Many of our taken-for-granted behaviors are very much a part of us at conception. Seeing 80,000 fans at a football game doing “the wave” on cue is a testament to our built-in tribal instincts, which are, again, pre-wired. Doing “the wave” is a strictly stone-age behavior. I believe “the wave” is a testament to how readily we fall into line, tuning into a specific, tribally shared wavelength, if you will. It is not that I am suggesting that such a benign expression of fan enthusiasm is actually harmful. It is just that the act of doing “the wave” resembles so much the primitive movements of hydra attached to live coral reefs.
Einstein, perhaps the world’s all-time individualist, was once heard to say that he was disturbed by the enjoyment people feel when marching, and he wondered why this group behavior was such a generally accepted behavior, something which went against the grain of individualism.
That we are still at heart tribal, conforming, aggressive and competitive can be seen on any evening newscast with continuous warfare somewhere in the world, sports rivalries, and shootings in our schools and malls. The tribal nature of competition can be seen in the extraordinary popularity of football, basketball, soccer, hockey, etc., where we have two tribes of primates defending home territories while aggressing into “enemy” territory. Our sporting software was well in place thousands of years before James Naismith invented basketball in 1891. Many of our behaviors were formed in the crucible of survival long, long ago yet those behaviors are alive and active still today.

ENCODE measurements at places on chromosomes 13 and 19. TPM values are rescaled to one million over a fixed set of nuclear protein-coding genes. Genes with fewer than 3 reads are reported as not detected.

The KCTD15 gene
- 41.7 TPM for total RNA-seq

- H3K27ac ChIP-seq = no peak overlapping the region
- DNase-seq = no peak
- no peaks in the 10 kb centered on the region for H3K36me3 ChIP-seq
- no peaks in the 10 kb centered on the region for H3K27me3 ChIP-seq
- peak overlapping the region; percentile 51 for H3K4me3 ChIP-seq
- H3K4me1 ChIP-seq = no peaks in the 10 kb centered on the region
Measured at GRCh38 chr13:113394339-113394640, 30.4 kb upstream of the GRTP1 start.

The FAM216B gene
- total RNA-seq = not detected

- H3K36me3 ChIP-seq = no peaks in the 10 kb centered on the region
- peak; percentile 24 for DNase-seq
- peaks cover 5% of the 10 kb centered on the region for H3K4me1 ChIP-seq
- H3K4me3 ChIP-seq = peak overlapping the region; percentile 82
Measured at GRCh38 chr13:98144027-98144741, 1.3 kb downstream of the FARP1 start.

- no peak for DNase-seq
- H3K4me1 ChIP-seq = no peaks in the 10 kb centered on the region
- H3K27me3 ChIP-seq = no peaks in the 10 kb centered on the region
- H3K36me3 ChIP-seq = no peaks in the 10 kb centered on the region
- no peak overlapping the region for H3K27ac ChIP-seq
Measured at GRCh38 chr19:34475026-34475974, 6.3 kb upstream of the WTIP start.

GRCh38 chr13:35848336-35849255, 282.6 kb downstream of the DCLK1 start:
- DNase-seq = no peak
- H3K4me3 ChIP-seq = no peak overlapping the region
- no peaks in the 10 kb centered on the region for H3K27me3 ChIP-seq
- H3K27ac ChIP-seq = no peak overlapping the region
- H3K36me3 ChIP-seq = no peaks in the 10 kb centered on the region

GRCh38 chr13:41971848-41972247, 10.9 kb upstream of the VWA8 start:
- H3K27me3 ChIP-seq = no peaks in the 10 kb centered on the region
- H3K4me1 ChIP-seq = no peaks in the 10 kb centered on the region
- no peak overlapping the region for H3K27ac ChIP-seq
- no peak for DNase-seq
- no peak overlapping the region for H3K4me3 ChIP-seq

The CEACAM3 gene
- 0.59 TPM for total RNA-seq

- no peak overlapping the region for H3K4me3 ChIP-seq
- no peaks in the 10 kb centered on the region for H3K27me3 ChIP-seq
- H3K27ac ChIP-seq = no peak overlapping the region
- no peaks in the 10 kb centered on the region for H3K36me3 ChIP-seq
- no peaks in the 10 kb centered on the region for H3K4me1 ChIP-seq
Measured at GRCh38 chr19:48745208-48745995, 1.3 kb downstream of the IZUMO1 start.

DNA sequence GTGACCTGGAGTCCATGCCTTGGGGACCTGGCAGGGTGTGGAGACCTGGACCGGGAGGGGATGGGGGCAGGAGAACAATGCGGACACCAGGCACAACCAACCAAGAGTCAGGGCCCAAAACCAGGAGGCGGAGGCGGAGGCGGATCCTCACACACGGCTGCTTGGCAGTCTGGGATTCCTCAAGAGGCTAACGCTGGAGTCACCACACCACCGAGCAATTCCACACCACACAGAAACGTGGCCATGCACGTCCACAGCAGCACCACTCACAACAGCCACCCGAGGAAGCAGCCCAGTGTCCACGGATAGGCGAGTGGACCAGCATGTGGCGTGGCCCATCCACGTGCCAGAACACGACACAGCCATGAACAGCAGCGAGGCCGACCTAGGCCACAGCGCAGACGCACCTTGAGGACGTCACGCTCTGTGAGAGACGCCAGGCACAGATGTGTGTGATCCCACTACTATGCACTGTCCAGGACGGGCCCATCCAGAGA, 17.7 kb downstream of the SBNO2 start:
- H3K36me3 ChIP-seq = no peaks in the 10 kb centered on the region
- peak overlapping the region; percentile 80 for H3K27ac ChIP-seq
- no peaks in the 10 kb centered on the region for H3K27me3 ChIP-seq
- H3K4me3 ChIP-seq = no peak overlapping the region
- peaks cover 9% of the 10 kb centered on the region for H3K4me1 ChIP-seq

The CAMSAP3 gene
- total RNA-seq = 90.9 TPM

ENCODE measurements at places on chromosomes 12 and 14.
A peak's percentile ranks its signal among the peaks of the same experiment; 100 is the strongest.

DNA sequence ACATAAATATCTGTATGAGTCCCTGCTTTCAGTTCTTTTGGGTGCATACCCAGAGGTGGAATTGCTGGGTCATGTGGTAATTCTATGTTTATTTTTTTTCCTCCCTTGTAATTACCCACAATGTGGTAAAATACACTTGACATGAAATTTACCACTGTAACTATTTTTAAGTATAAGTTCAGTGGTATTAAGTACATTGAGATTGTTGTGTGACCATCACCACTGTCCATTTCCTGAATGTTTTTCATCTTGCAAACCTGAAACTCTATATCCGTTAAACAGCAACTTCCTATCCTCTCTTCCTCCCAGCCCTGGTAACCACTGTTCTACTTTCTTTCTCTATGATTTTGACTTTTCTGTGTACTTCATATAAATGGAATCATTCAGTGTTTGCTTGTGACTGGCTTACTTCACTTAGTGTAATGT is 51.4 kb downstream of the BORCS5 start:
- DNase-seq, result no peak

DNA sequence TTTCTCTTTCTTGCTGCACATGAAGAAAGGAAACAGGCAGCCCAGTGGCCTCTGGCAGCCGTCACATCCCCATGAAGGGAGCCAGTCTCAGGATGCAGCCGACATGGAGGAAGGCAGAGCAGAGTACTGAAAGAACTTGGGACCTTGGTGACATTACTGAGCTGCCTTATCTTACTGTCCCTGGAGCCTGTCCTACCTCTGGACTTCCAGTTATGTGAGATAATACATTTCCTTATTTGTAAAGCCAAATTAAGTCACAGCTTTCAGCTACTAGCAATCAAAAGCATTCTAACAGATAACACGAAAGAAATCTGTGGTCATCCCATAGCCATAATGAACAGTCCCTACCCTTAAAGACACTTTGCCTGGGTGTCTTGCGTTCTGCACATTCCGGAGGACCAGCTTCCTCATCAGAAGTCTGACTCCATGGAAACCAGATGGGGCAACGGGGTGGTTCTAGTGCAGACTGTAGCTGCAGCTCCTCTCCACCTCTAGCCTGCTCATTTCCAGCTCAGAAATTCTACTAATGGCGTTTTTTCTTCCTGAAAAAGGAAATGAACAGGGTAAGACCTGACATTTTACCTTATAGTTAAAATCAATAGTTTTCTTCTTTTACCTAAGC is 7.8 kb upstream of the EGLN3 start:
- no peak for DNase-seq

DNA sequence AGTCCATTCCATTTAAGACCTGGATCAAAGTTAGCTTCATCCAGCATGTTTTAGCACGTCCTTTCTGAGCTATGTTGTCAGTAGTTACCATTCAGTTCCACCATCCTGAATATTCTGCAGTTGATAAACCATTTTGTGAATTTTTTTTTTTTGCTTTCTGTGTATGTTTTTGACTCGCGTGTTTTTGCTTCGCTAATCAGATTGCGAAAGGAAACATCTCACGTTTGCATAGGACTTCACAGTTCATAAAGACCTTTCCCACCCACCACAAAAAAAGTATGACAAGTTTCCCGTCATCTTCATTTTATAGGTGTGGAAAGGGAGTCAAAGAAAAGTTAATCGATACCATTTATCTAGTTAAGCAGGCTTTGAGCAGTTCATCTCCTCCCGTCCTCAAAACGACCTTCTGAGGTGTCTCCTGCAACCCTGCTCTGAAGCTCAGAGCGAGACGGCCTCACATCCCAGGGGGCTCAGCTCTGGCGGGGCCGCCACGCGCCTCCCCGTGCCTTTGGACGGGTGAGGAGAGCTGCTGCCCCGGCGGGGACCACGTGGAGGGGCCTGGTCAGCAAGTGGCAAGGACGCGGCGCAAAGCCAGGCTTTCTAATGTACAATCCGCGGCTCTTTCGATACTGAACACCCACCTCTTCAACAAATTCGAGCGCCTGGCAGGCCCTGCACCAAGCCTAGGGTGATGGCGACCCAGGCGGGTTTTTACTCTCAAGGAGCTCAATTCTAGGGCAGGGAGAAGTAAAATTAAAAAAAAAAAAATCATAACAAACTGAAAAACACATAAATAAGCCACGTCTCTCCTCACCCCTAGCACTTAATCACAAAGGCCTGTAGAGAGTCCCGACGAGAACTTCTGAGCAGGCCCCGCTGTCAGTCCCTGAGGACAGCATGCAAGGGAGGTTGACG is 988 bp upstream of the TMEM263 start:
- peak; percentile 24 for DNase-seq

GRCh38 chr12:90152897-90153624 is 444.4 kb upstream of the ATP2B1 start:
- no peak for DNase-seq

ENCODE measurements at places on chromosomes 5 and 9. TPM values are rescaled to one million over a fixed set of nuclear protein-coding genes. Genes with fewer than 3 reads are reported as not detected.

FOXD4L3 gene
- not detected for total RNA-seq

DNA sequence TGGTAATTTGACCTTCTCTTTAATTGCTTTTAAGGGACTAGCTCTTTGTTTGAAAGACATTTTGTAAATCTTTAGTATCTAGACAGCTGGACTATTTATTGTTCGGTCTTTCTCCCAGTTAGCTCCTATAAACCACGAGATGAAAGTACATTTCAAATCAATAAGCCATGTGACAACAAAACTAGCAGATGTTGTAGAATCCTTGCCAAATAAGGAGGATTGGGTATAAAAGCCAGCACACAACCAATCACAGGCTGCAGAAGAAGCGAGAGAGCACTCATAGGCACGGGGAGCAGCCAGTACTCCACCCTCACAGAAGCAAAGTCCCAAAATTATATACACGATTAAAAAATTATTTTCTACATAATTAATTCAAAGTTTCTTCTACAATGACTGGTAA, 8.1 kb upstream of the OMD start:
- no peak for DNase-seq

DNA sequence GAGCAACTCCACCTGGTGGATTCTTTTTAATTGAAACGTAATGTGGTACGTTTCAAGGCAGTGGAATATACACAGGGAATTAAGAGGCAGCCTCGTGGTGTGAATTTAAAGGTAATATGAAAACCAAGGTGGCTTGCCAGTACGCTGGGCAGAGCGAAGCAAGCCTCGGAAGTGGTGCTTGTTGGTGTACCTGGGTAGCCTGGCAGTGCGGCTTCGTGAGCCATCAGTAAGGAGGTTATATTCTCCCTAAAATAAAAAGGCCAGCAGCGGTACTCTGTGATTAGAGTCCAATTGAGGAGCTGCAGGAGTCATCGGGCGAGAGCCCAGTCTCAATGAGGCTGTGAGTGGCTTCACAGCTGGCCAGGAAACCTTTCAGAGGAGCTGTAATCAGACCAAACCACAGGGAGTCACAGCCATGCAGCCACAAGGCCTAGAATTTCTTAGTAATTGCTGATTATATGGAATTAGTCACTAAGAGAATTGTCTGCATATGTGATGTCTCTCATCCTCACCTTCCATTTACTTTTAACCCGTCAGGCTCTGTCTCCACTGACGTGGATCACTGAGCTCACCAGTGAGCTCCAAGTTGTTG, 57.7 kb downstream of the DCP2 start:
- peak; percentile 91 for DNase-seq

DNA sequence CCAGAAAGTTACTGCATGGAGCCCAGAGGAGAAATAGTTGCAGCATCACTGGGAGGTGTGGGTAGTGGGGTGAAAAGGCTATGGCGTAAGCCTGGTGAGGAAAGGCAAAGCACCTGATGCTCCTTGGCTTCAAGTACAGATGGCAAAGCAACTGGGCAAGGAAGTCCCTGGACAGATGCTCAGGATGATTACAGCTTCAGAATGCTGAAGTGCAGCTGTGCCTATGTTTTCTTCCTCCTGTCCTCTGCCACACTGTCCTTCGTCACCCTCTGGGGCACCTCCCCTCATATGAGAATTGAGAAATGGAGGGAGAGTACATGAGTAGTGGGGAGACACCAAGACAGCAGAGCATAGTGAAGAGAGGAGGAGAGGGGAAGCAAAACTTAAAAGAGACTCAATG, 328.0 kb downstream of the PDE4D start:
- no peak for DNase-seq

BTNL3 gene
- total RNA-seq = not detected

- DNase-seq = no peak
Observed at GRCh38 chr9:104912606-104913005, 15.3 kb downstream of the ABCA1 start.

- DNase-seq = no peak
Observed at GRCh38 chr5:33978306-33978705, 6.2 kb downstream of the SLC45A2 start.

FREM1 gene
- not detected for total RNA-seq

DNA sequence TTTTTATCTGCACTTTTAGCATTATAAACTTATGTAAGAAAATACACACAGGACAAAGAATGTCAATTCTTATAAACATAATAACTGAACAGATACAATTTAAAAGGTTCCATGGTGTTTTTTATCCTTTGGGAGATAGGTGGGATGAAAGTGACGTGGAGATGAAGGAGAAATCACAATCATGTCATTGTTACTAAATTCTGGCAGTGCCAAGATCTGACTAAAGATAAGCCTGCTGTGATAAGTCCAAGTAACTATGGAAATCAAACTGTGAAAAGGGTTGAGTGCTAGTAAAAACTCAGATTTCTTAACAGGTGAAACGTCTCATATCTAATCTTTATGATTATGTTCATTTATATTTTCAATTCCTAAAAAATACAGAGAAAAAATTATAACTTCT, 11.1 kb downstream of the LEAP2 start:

Given the presence of this instinctual, automatic, evolutionarily patterned behavior, which has now been 40,000 years in the making, we are being forced to come to grips with formerly helpful but now self-destructive instincts. I also believe that we, as citizens of the planet, have unfairly scapegoated and demonized big oil and big agriculture for much of our misery. Exxon and Conagra are merely filling our needs. It is we, the consumers, who must take responsibility for the fragile and feckless stewardship we have allowed in the caretaking of the planet.
Exxon is not the culprit. We are losing an internecine battle within our own genomes; a genome that was, up until a couple of centuries ago, very useful and adaptive … perhaps too useful and too adaptive.
We are now being dragged down into a roiling, poisonous quagmire, led by our instincts. The game clock is ticking and there are no more time outs. We are like so many deer in the headlights. We must do “the wave” and we must clear the land.